5. Financing and Cash Flow Planning
The Finance section is your opportunity to determine how strong your business is financially. It’s important to be very realistic about your expenses and projected income so you can properly assess your business’ financial health as early as possible.
If you’re running an existing business, your goal here is to populate three main financial statements:
- Your cash flow statement, which reflects how much money your business has at a particular point in time
- Your income statement, which shows your profit and loss for a period of time
- Your balance sheet, which is a financial snapshot of your business.
In order to do that you’ll need to calculate your expenses — both your one-time and ongoing operating costs — and your income.
If you haven’t started your business yet, you will really only be able to populate your expenses — but they are important to calculate now because they will reveal how much start-up financing you need to get your business up and running.
6. The Team
Great ideas need great teams behind them, so this section should describe your current team as well as anyone you might need to hire to round out your company. Be sure to talk about your own skills and strengths, as well as the others who make up your team with detailed management team profiles, the credentials of your Board of Advisors (if you have one) and the professional partners you have relationships with, such as lawyers, accountants, bankers and any consultants.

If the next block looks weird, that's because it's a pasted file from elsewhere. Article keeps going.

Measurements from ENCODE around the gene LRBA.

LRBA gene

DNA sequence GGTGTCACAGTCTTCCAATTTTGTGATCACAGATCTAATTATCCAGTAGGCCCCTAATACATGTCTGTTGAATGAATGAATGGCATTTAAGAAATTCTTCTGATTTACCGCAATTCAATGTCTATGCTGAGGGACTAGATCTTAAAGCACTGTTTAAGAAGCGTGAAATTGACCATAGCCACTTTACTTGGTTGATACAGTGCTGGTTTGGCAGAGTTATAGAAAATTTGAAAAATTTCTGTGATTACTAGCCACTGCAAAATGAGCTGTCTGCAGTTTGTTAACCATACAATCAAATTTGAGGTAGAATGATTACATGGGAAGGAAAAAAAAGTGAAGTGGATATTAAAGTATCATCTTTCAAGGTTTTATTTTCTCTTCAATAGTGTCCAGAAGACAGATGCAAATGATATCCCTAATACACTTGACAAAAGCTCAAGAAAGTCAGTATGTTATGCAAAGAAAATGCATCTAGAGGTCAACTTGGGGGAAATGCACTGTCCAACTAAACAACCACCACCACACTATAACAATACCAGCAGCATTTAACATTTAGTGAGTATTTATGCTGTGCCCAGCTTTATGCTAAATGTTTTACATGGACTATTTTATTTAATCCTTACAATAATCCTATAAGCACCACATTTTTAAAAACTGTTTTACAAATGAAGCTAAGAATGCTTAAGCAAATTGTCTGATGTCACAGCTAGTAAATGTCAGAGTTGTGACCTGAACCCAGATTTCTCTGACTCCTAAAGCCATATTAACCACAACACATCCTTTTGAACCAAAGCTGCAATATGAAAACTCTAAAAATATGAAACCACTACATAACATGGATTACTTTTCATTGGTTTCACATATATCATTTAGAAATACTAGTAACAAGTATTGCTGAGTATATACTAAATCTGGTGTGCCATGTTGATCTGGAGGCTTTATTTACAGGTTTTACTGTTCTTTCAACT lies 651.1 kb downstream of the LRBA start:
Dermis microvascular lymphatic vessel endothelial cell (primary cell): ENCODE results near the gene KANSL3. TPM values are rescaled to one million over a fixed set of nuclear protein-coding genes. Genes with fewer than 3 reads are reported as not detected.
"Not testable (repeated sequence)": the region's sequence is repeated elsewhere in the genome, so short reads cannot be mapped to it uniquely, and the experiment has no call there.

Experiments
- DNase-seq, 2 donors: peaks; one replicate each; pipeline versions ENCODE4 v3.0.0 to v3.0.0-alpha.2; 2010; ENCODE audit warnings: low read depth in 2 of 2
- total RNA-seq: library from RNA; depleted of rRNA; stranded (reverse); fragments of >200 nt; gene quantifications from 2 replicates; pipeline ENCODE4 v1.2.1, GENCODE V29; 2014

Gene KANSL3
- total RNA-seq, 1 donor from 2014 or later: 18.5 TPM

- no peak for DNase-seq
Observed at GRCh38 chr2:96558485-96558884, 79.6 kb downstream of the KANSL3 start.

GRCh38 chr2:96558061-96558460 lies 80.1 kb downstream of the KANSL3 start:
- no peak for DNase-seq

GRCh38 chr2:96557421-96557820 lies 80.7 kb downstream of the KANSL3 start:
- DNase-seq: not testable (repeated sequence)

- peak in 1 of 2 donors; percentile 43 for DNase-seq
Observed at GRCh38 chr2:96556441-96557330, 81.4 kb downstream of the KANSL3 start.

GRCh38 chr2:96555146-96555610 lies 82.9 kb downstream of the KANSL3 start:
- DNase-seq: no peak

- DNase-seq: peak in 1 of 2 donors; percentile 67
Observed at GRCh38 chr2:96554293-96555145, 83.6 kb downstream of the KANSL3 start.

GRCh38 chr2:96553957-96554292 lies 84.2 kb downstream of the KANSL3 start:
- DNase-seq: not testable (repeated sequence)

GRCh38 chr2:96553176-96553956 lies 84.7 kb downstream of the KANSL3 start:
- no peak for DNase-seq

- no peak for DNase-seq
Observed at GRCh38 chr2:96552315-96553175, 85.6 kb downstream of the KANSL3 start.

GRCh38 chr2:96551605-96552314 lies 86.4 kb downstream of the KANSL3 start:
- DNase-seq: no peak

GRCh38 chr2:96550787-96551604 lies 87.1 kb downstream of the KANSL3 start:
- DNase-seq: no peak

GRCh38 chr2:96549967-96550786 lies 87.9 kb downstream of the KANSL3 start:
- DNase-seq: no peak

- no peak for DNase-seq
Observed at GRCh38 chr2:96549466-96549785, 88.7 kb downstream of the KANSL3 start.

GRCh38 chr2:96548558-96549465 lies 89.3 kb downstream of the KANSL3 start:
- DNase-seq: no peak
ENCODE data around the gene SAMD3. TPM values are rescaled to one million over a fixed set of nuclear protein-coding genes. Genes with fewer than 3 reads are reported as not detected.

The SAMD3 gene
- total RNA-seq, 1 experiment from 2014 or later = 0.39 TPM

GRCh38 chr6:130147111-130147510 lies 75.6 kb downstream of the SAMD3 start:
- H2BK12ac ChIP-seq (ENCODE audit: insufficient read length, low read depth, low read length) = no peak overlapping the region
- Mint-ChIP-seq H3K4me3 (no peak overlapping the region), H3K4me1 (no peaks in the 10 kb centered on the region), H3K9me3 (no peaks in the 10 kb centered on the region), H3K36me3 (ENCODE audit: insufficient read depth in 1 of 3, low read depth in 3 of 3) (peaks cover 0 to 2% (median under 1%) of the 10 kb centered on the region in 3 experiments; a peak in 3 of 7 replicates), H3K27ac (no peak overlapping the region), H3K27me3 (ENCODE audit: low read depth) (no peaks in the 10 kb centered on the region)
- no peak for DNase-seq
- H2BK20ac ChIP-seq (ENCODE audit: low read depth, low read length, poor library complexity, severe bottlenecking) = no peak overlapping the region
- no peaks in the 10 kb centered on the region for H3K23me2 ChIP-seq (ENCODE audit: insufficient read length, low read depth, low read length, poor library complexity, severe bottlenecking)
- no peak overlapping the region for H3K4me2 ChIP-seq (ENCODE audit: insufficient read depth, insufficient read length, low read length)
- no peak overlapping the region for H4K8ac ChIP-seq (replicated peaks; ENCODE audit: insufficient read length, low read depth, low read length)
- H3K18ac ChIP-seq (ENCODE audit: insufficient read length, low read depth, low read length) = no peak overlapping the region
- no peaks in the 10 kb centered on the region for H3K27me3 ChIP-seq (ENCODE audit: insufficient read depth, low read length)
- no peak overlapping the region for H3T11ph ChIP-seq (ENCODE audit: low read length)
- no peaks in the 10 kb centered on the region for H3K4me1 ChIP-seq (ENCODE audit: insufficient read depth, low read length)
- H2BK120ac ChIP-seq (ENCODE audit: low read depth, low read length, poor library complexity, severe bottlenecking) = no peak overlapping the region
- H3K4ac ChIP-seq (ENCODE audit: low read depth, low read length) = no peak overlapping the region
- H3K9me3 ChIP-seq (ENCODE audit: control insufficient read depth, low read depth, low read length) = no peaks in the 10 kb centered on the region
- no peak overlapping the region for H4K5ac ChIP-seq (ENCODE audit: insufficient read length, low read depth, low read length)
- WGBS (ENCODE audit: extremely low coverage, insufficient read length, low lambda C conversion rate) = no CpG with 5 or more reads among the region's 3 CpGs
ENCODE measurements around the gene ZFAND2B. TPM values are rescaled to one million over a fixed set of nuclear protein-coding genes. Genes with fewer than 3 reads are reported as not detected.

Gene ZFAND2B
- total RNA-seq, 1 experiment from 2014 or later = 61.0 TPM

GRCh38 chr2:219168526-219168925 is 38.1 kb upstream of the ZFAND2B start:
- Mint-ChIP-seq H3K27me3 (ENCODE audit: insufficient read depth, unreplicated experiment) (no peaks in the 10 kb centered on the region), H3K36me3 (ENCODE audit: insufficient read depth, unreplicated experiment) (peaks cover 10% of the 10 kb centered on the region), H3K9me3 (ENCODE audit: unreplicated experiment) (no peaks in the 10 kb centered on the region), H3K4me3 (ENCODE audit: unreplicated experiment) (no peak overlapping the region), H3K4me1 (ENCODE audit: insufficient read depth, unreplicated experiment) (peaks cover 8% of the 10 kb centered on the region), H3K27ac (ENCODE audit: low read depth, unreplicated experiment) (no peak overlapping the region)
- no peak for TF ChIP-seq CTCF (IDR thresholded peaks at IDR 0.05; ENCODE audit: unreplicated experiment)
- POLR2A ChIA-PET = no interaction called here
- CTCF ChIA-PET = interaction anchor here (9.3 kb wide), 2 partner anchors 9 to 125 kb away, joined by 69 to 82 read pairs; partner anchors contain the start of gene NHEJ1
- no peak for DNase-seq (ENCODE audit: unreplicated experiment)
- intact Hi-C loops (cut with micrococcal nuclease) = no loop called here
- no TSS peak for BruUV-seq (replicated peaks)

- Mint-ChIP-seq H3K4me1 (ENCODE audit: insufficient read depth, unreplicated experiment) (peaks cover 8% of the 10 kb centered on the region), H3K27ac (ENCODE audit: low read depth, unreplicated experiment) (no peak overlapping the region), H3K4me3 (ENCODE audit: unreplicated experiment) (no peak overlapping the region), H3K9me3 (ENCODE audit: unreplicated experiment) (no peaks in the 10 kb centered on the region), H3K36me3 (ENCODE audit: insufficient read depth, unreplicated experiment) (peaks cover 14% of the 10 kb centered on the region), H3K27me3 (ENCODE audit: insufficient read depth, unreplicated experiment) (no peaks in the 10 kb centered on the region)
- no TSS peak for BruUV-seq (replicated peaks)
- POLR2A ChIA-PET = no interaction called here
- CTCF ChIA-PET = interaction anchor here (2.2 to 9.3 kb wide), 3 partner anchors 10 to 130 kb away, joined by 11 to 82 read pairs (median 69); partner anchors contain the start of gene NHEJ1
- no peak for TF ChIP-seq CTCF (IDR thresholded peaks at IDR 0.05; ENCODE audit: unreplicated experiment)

An overview of your Human Resources processes, which will address labour, compensation, training and other operational aspects of managing your people, can round out this section.
7. Risks and Conclusions
Every business comes with some risk — so it’s better to be prepared for risks now rather than be surprised by them later. In this section, include all the possible risks your business could face, such as the economy, your competition, the illness of a key team member or delayed receivables. You’ll then want to detail how you plan to minimize or address these risks so you’re ready to tackle them head-on.